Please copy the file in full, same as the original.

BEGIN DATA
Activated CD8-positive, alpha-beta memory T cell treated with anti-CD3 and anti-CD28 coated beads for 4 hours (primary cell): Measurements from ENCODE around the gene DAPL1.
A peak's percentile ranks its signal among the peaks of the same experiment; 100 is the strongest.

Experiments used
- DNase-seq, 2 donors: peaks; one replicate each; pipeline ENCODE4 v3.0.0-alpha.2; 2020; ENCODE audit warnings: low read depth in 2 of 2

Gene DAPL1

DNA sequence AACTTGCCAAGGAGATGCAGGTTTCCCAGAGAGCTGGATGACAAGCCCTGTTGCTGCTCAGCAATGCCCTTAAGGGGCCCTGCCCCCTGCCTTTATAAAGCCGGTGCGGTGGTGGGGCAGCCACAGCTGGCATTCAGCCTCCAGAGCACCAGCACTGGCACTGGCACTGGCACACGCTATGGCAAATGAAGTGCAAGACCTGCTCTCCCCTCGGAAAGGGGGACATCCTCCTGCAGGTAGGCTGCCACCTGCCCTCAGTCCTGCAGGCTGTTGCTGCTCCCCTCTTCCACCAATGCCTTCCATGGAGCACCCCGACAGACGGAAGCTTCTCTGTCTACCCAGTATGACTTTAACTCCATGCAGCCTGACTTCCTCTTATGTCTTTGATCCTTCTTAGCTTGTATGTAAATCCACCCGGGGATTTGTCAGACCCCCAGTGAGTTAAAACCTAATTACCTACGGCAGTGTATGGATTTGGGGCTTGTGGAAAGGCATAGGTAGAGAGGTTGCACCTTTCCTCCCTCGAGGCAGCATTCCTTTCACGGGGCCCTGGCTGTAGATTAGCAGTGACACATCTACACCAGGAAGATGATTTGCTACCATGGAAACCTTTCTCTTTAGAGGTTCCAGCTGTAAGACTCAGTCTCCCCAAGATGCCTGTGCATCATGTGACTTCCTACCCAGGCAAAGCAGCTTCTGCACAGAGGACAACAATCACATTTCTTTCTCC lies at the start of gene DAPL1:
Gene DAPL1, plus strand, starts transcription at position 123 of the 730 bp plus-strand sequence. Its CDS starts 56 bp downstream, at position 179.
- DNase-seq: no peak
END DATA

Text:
Activated CD8-positive, alpha-beta memory T cell treated with anti-CD3 and anti-CD28 coated beads for 4 hours (primary cell): Measurements from ENCODE around the gene DAPL1.
A peak's percentile ranks its signal among the peaks of the same experiment; 100 is the strongest.

Experiments used
- DNase-seq, 2 donors: peaks; one replicate each; pipeline ENCODE4 v3.0.0-alpha.2; 2020; ENCODE audit warnings: low read depth in 2 of 2

Gene DAPL1

DNA sequence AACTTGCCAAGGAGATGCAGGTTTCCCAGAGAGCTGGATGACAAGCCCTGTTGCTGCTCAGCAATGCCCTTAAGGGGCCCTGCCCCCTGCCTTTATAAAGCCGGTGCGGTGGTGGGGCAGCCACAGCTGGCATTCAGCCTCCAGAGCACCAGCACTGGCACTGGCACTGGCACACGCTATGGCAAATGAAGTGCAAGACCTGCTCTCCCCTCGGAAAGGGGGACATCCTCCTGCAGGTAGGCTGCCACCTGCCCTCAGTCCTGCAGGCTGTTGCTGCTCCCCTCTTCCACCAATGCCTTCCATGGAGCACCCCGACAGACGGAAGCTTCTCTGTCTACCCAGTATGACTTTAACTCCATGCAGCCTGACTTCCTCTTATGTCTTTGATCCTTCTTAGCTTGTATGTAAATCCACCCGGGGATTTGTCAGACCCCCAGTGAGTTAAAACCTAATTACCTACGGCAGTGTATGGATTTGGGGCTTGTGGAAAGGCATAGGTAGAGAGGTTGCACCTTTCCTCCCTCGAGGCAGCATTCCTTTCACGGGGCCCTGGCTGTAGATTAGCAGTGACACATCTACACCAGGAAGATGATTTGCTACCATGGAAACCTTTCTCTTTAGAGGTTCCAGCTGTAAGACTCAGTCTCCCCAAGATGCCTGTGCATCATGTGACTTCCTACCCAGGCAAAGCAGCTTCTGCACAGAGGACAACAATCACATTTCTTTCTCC lies at the start of gene DAPL1:
Gene DAPL1, plus strand, starts transcription at position 123 of the 730 bp plus-strand sequence. Its CDS starts 56 bp downstream, at position 179.
- DNase-seq: no peak